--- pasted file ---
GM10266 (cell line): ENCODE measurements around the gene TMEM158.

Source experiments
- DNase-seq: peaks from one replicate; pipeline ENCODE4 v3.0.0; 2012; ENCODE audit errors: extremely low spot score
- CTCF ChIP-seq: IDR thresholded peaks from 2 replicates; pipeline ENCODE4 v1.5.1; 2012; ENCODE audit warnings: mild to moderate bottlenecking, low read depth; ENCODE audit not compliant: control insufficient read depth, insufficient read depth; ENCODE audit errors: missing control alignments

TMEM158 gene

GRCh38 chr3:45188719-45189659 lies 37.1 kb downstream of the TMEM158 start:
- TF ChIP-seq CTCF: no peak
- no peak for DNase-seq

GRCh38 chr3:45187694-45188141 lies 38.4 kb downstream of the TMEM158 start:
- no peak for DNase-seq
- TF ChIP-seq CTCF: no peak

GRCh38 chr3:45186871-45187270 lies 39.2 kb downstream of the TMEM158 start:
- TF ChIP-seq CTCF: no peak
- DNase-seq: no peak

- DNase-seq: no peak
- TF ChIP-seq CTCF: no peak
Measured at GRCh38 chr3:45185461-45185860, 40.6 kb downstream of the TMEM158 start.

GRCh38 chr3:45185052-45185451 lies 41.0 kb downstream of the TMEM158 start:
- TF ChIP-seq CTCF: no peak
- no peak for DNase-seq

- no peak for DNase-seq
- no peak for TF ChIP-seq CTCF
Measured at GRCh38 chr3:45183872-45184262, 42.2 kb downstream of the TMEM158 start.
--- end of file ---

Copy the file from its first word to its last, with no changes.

GM10266 (cell line): ENCODE measurements around the gene TMEM158.

Source experiments
- DNase-seq: peaks from one replicate; pipeline ENCODE4 v3.0.0; 2012; ENCODE audit errors: extremely low spot score
- CTCF ChIP-seq: IDR thresholded peaks from 2 replicates; pipeline ENCODE4 v1.5.1; 2012; ENCODE audit warnings: mild to moderate bottlenecking, low read depth; ENCODE audit not compliant: control insufficient read depth, insufficient read depth; ENCODE audit errors: missing control alignments

TMEM158 gene

GRCh38 chr3:45188719-45189659 lies 37.1 kb downstream of the TMEM158 start:
- TF ChIP-seq CTCF: no peak
- no peak for DNase-seq

GRCh38 chr3:45187694-45188141 lies 38.4 kb downstream of the TMEM158 start:
- no peak for DNase-seq
- TF ChIP-seq CTCF: no peak

GRCh38 chr3:45186871-45187270 lies 39.2 kb downstream of the TMEM158 start:
- TF ChIP-seq CTCF: no peak
- DNase-seq: no peak

- DNase-seq: no peak
- TF ChIP-seq CTCF: no peak
Measured at GRCh38 chr3:45185461-45185860, 40.6 kb downstream of the TMEM158 start.

GRCh38 chr3:45185052-45185451 lies 41.0 kb downstream of the TMEM158 start:
- TF ChIP-seq CTCF: no peak
- no peak for DNase-seq

- no peak for DNase-seq
- no peak for TF ChIP-seq CTCF
Measured at GRCh38 chr3:45183872-45184262, 42.2 kb downstream of the TMEM158 start.